#WorldSuicidePreventionDay reminded him that it’s only the choice of the individual that truly matters.
“I know, too, that death is the only god who comes when you call.”
Since a young age I’ve thought about death, dying, or suicide almost every day—through adolescence when I had my depressive and “serious consideration of self-terminus” bouts, into adulthood where anxiety and despair claimed my quieter hours, and into my 30s where the drudgery and angst of life are just daily coats I hang up because I’ve been alive enough to know about better days, true joy, and the long life of adventure waiting for us.
But let’s be real about the lifers who experience depression and suicidal thoughts for years on end, past those awful teenage years when impulsive actions claim many, and into life after marriage, kids, career, and any post-college enlightenment.
You see, I have a full, wonderful life, but it has always been there, like a grey friend waiting with me, patiently, sometimes giving me strength in those “just let go” moments, when I’m reminded that there is no center to the universe, that failure is okay, and that life always goes on—and feeling this certain way actually saves me a little.
Life goes on—always. With or without you. It’s this bleak point of view that is refreshing, that I get to live another day because I’ve decided to live another day, and that whatever life will throw at me, I’ve already been down so long I can’t help but remind our friend—the it—that I’ve already considered it all, and I’m okay with living.
Because life with me alive is better for everyone, even though some of us know that at the lowest points of depression and suicidal thinking erase those guilty, blessed feelings.
It’s sort of a life-long “ready to die” feeling rather than a “want to die” emotion that we should all be talking about.
And on World Suicide Prevention Day, it was wonderful to see all of these encouraging memes and statements on Facebook and Twitter, but I know that they won’t all work.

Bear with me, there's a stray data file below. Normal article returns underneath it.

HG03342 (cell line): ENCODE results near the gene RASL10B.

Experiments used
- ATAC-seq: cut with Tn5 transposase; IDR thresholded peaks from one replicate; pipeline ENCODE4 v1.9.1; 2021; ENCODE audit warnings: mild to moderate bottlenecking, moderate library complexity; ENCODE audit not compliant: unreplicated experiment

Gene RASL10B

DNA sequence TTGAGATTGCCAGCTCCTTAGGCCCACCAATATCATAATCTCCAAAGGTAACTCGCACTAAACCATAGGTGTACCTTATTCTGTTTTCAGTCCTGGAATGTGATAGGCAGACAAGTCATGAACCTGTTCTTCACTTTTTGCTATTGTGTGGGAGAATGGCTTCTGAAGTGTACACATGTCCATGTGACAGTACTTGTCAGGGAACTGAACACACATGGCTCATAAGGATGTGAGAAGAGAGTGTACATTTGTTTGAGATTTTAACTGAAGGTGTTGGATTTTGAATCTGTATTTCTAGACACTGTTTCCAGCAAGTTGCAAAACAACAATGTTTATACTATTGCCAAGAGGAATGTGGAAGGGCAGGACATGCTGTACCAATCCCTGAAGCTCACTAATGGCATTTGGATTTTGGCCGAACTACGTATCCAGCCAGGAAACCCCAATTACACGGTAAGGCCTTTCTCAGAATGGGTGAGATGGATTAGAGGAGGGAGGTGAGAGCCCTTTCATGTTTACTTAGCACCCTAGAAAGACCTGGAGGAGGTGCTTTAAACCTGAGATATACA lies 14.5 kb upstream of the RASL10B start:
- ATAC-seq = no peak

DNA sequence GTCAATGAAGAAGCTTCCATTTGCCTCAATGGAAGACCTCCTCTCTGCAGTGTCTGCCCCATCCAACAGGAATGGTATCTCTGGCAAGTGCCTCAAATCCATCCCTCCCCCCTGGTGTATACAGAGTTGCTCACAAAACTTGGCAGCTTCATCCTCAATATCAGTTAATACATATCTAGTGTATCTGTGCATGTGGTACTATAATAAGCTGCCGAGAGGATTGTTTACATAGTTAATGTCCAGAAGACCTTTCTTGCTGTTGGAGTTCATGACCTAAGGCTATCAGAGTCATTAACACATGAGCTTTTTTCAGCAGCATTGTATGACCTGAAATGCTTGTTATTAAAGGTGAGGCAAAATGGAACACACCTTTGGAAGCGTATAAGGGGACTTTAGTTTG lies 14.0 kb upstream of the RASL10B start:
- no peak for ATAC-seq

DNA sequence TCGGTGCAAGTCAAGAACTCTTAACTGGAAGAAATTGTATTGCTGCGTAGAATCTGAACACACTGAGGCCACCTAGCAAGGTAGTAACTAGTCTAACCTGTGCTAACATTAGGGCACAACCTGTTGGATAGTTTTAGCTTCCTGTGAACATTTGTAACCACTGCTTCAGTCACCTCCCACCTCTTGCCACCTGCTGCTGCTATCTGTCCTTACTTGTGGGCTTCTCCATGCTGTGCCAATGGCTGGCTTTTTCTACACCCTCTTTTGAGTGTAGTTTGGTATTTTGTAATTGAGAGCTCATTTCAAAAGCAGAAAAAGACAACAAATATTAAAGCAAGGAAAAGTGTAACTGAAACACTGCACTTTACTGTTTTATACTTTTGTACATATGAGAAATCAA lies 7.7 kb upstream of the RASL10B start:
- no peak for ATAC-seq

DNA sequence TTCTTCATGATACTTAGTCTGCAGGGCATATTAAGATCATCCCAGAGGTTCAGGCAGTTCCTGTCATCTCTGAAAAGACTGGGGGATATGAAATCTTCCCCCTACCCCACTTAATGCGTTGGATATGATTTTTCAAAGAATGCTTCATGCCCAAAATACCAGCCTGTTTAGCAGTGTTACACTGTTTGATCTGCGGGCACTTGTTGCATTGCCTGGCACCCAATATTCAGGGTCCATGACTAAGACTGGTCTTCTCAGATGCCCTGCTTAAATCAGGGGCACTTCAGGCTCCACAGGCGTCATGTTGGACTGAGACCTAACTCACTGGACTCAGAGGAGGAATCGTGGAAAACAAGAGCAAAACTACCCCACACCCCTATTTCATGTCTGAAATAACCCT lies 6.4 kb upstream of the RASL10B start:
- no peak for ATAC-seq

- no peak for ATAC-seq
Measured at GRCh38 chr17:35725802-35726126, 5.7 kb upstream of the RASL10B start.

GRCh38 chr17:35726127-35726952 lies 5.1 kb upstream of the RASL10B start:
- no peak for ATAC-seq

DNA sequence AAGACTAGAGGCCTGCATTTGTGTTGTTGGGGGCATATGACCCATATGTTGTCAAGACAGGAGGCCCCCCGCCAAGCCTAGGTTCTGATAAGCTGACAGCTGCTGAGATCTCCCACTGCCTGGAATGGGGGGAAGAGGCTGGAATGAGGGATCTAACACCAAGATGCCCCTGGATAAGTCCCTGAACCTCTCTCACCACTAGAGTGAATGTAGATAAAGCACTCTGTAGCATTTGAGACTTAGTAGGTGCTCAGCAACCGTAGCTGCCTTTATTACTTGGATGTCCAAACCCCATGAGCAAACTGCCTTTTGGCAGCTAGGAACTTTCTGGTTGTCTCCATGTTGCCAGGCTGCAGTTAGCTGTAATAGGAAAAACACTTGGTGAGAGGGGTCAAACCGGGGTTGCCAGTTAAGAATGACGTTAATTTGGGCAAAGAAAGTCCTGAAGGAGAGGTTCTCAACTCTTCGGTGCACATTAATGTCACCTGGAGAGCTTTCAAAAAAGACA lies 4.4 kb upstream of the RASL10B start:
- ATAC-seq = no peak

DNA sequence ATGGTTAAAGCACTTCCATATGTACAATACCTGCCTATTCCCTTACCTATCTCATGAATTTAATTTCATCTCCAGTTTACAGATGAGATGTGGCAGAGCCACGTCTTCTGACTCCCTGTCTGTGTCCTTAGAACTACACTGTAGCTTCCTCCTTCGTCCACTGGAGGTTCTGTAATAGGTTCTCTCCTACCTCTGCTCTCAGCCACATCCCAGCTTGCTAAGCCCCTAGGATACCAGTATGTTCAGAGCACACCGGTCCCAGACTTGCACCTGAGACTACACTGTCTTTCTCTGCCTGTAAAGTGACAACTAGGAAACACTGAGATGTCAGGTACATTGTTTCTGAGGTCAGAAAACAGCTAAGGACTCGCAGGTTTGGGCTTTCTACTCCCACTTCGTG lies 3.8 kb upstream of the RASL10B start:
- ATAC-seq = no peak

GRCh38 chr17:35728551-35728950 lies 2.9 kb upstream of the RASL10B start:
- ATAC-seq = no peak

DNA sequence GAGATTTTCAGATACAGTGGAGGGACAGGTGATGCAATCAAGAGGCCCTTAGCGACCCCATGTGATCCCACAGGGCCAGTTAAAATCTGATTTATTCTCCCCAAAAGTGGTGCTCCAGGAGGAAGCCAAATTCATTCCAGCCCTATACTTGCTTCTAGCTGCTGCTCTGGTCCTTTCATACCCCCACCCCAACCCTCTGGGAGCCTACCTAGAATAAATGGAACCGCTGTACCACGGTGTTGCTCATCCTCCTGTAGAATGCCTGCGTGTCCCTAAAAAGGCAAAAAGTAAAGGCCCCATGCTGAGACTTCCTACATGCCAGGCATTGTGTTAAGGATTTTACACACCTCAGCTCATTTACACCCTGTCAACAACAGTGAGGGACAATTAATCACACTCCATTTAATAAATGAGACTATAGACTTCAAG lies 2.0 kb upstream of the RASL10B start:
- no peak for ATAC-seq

And they shouldn’t work, because they can’t always work (and they don’t). Some things—a day of awareness, a friend’s consolation, an intervention—just can’t work long-term for those with persistent, chronic, major, or manic depression, or for those who live with PTSD, grief, ennui, melancholy, or just good old fashion existential angst.
It’s always there, inside your chest, lying to others, and waiting its turn.
It’s just like that.
But that doesn’t mean there isn’t hope for those who are currently or frequently suicidal, or that encouragement won’t work on those who are in the throes of an episode that will lead to suicide.
I just know that for me, it wouldn’t have worked during previous dark times when suicide was on my mind like anything else—variations of the how to, scenarios that seemed inevitable, and periods of deep longing for an end even though everything seemed normal, healthy, and ordinary.
But, for those who have dealt with depression and suicidal thoughts since they were young, there is a secret niche that we don’t talk about, burrowed in the years of wood and stone: it doesn’t always get better—it just gets quieter.
Most of the time.
Let’s be real about suicidal feelings
I’m not going to describe in detail my own suicide attempts or share with you the times when I helped and reached out to those who were depressed and/or suicidal, nor am I going to share the stories of those who I’ve known who are no longer with us.
But I will share the inverse of my saving grace from back in the day when it seemed inevitable that I would kill myself, which is:
Just wait until tomorrow
Like a neatly crocheted wall hanging, I convinced myself that “Kill Yourself Tomorrow” would be my daily affirmation until I didn’t need it anymore.
If life felt so awful, I told myself, then let life be a slow death.
And eventually, I stopped being suicidal and learned to live with those feelings, which changed into a livable melancholy that I wear and that changes as I get older.
Almost twenty years ago there weren’t any anti-suicide campaigns, days, or messages the way we have it today, and to be honest, if there had been one, I would have—like many depressive and suicidal people—ignored it because, depending on the level of depression, no one but me could pull me out.
And I pulled myself out.
That is, over time—a long time, that is—I pulled myself out, with the help of close friends, from my late teens on through and toward adulthood.
Let’s be real about this—is it okay for men to want to die, even for a spell?
No amount of semi-colon tattoos on wrists, “it gets better” messages, or encouraging proverbs would have worked.
Religion, friends and family intervention, literature, romantic relationships, and distractions didn’t subside the feelings or make them go away.
And as I get older I realize that some of us just get stuck with these feelings of dread and melancholy, and you have to find a way to live with it.
And when someone does take his life, it kind of makes sense in the worst, most obvious way.